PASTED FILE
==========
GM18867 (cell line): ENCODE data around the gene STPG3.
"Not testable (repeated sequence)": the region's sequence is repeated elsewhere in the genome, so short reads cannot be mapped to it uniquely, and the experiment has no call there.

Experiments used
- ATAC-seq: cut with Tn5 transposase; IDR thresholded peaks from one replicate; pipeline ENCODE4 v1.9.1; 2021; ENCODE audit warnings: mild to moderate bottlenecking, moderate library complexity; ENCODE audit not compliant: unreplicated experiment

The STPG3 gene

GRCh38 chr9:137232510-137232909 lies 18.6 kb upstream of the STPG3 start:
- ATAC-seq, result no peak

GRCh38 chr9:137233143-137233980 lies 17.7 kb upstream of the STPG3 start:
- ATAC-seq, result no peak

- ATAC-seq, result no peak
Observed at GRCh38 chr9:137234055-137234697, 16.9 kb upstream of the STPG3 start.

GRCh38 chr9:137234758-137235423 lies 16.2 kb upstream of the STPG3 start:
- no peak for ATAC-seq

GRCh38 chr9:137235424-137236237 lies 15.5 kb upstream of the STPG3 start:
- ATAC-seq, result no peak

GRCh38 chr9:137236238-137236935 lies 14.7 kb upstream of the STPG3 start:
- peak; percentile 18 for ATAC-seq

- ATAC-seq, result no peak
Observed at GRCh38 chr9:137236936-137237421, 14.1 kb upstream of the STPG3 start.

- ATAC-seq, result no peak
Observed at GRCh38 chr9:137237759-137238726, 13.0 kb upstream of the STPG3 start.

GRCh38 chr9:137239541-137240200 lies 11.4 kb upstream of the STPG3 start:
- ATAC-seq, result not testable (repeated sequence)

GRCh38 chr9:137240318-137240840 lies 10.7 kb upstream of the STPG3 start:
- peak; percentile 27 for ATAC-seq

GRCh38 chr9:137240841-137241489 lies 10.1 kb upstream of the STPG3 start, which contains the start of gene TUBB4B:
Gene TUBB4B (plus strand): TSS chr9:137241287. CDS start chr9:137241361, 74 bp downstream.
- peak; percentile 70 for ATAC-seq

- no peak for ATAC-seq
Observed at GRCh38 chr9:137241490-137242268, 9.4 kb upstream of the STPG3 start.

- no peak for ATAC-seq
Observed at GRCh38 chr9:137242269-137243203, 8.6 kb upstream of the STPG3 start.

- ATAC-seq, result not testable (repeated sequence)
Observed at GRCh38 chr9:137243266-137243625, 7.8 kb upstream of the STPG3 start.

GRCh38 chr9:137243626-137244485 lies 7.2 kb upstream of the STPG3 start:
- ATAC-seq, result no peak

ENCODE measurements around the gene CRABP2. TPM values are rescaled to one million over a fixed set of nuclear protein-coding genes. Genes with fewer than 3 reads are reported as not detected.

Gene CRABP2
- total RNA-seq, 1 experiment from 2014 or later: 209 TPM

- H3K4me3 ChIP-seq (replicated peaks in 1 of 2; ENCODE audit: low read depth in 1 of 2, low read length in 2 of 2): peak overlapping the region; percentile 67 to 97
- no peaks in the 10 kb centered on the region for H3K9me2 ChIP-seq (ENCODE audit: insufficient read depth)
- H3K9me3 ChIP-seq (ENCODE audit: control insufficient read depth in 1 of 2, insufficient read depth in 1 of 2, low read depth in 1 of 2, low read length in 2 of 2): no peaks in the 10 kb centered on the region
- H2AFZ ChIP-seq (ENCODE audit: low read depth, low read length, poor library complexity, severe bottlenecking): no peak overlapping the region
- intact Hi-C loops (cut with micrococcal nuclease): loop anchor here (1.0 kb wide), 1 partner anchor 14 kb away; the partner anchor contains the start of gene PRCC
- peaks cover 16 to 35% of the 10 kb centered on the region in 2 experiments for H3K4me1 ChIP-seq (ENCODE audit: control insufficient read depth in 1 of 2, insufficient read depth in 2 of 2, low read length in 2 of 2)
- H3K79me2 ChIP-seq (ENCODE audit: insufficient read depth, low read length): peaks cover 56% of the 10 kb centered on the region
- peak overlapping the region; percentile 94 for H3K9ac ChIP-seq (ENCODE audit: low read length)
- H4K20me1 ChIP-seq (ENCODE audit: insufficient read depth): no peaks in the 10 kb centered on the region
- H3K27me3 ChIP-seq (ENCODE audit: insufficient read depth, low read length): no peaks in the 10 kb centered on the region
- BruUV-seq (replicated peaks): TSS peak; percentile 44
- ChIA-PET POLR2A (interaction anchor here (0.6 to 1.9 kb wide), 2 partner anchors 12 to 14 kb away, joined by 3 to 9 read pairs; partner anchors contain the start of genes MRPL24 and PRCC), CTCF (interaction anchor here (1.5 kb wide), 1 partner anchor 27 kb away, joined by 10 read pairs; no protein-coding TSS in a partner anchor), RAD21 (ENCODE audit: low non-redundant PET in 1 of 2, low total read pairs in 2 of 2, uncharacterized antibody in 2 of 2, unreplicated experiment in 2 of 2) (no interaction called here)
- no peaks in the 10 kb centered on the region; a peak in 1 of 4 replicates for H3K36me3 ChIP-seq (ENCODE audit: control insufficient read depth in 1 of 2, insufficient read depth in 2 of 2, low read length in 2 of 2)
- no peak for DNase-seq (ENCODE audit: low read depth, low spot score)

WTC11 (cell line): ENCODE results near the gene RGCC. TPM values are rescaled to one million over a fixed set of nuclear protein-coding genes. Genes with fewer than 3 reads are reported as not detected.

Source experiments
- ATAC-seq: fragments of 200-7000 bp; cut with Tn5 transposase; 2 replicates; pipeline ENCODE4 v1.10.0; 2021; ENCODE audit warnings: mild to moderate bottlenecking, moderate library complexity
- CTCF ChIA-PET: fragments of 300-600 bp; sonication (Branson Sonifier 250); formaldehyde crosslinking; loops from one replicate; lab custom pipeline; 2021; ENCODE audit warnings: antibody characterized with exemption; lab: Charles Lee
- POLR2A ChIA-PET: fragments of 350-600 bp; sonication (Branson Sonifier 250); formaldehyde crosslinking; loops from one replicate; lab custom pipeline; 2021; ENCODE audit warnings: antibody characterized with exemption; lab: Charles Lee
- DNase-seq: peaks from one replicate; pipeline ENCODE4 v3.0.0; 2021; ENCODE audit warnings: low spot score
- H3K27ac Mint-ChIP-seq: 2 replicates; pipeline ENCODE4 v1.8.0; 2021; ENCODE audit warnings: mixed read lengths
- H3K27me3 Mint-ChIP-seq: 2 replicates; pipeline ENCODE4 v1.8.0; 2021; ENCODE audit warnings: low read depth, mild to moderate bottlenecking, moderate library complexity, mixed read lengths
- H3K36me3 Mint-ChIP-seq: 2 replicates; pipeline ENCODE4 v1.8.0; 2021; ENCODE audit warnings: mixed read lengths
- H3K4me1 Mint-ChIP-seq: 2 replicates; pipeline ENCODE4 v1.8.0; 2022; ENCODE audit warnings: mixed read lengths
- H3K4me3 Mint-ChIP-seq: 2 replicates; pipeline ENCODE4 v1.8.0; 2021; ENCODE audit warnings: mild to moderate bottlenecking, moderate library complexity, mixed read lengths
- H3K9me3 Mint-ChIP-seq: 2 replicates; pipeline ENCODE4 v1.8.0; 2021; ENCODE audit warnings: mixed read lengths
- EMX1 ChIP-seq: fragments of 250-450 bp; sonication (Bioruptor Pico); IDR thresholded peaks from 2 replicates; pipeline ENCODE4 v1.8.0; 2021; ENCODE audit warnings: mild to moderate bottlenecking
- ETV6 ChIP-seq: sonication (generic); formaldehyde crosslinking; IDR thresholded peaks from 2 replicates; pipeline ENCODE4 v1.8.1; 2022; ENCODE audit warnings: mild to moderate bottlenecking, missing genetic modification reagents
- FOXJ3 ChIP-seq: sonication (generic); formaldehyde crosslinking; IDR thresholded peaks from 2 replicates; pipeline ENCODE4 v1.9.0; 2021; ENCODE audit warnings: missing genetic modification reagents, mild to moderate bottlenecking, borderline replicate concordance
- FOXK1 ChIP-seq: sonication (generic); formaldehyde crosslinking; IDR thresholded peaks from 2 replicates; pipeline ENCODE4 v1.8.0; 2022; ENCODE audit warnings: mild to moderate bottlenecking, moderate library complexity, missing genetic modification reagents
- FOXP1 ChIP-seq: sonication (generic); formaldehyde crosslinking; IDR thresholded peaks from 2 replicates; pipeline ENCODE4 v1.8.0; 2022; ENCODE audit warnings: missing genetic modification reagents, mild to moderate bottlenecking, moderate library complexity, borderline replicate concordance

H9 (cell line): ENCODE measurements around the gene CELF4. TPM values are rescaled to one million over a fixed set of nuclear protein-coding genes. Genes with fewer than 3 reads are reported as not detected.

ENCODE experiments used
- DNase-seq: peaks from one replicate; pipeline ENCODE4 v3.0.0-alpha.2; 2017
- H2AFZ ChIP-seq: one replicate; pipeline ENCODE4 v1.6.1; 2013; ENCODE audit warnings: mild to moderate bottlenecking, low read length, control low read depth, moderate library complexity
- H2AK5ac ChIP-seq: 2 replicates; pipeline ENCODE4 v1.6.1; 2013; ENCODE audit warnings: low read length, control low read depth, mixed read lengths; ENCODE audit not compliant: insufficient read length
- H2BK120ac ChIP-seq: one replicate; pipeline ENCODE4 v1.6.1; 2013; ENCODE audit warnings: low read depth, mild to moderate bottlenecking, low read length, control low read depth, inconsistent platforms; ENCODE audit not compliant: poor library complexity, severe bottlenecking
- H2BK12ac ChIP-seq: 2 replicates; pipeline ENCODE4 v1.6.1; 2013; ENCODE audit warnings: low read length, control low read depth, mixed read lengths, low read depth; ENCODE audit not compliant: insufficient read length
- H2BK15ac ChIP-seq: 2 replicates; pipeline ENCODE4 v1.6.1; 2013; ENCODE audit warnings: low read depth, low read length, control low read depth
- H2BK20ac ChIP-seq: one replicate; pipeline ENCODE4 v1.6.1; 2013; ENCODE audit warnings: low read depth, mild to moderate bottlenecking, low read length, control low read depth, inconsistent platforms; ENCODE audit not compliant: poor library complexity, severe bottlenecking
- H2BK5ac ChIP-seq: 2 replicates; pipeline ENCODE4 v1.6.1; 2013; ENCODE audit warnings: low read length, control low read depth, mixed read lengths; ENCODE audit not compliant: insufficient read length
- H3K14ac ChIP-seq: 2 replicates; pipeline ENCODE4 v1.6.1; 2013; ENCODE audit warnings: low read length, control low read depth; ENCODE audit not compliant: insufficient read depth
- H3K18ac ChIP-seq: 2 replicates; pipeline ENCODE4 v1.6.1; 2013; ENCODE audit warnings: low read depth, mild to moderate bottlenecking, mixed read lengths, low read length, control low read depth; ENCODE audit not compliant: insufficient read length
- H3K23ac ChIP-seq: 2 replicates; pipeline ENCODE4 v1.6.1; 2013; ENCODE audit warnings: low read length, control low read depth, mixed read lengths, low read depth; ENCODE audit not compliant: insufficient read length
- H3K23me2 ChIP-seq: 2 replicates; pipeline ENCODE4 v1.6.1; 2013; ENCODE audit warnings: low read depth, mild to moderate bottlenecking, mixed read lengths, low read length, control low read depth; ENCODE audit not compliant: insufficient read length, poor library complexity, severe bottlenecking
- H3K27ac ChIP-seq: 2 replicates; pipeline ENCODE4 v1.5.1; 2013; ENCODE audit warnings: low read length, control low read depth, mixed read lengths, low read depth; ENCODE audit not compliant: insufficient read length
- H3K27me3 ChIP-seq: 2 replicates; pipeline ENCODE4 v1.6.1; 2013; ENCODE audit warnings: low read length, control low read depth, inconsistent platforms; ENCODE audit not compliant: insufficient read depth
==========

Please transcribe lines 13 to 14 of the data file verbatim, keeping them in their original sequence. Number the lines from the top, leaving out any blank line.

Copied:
- no peak for ATAC-seq

GRCh38 chr9:137235424-137236237 lies 15.5 kb upstream of the STPG3 start: